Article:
Monday, March 17, 2014

Dear Random Mom

Dear Random Mom I've Never Met,

Kudos to you. Seriously. I don't know how you do it. I have one child with special needs. One. And I can barely do it. You have at least four kids, two of them with special needs, and two of them toddlers. (And let's face it.......toddlers aren't always a walk in the park......) 

And I watched you in the waiting room as our kids were in the back getting occupational therapy. I watched you chase and cuddle and scold and wipe your brow and sweat and wipe noses and request words instead of screams and pick up keys that had been thrown at somebody's head and scold again and hold a sobbing toddler and find shoes and pick up the contents of your purse and sigh and laugh and look embarrassed and apologize profusely and I knew: Your life is so so hard. HARD. And I wanted to give you a hug and a cup of coffee or maybe a glass of wine. Instead while you were trying to listen to the therapist and your toddler was climbing up the bookcase, I put down my kindle, scooped him up and read books with him. And he was a delight. I'm guessing 18 months of all boy with chubby cheeks and a snotty nose and a smile that wouldn't quit when we got to the page with the zebras on it.

And we kept reading as you gathered your things, tried to put shoes back on one child, and searched for lost keys. We kept reading as frustration built up in your face. And I watched as you announced to the waiting room that you were going to have to figure out a different way to do therapy, apologized again, thanked me, grabbed your toddler and sprinted to the safety of your twelve passenger van.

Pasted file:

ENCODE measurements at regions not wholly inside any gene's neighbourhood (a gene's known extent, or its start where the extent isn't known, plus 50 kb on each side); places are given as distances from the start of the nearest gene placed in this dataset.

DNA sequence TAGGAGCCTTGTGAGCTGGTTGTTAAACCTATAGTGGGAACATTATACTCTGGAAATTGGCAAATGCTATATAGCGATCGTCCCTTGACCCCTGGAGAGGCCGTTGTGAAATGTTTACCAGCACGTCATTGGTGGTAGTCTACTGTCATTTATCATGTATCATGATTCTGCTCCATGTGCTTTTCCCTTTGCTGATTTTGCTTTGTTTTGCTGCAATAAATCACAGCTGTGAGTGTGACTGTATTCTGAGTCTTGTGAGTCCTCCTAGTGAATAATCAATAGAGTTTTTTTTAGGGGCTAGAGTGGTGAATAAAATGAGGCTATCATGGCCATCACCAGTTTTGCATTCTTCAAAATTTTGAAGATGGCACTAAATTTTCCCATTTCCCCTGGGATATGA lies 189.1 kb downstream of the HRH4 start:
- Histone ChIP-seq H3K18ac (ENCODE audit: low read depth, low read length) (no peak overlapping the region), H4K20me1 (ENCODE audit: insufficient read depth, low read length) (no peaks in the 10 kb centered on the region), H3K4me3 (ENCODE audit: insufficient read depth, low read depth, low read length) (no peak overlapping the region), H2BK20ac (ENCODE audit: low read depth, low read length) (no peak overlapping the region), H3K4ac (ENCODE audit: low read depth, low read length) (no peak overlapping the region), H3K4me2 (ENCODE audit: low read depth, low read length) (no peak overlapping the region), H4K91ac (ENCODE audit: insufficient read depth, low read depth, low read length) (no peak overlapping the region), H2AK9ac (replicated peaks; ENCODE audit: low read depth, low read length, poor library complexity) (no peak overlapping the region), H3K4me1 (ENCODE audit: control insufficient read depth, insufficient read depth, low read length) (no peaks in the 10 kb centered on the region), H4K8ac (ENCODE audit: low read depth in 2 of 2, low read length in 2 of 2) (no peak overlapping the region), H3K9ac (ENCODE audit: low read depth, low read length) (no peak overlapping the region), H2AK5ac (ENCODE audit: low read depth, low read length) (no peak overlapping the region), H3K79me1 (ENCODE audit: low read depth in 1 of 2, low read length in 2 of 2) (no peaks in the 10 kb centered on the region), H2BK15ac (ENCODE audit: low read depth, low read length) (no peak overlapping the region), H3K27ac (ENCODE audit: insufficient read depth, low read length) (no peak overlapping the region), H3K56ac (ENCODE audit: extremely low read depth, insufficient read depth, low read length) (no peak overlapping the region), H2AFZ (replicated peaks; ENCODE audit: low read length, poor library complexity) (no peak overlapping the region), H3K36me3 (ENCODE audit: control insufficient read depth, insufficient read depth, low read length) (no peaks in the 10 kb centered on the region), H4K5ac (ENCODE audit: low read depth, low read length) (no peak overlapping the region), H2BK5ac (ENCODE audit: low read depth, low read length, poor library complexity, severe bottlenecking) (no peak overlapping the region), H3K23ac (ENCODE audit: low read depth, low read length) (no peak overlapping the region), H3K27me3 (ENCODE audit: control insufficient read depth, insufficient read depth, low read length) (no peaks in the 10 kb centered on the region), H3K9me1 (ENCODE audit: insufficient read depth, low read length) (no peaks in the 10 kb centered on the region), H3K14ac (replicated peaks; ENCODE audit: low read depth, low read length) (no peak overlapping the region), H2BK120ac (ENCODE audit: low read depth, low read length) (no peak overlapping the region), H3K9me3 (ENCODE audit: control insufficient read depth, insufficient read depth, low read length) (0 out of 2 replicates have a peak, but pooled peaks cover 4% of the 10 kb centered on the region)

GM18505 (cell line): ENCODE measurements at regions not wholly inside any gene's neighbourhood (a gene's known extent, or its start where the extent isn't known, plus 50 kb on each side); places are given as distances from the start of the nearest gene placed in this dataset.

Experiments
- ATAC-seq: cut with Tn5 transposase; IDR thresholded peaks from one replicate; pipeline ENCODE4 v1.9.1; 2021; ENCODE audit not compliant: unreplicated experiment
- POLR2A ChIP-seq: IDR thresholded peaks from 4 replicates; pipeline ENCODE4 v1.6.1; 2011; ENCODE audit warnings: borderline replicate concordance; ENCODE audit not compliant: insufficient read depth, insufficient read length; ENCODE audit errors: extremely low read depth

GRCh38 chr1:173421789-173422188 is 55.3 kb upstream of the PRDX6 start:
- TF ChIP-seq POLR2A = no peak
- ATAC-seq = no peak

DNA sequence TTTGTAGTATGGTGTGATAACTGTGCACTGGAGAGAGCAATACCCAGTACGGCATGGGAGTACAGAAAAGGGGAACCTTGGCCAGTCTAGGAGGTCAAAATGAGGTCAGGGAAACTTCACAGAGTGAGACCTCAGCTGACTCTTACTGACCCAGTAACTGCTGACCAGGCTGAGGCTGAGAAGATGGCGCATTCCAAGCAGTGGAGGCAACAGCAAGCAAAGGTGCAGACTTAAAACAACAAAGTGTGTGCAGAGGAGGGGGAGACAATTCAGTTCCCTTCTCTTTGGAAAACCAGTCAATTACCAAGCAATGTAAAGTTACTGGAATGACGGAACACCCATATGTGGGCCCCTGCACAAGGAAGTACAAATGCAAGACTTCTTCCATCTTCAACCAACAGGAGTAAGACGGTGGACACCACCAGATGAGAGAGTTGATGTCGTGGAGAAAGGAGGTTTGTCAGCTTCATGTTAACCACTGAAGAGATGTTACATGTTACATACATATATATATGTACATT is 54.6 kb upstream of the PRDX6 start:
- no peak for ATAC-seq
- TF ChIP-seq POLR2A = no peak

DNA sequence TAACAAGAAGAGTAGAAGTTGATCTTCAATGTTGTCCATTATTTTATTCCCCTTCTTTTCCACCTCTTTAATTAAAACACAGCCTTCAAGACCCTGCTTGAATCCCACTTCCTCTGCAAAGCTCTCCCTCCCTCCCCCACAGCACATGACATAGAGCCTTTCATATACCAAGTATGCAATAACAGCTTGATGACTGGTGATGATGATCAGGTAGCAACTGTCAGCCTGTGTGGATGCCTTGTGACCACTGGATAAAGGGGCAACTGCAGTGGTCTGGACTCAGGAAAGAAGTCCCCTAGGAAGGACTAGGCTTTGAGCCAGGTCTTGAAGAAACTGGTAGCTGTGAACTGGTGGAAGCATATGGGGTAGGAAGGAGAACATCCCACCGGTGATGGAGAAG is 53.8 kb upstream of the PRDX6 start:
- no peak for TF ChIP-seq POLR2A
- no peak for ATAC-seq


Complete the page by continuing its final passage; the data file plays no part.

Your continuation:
And now I can't stop thinking about you. I wish I knew your name or where you lived. I wish I could send you a card and tell you what an amazing job you're doing. You are a warrior mom.

And you don't owe anyone an apology, especially the parents in waiting rooms at therapies. We get it. We've been there. We get it and we applaud your efforts. Waiting rooms suck. Waiting room with special kids and toddlers? It can be a personal version of hell on earth. So next time, when you exit, do it proudly, knowing you just survived another 45 minutes of hell on earth. And you did it for your kid that needs help. You're a warrior.

So as Glennon Melton would say, "Carry On, Warrior."

Carry On.

A Mom in Awe of You

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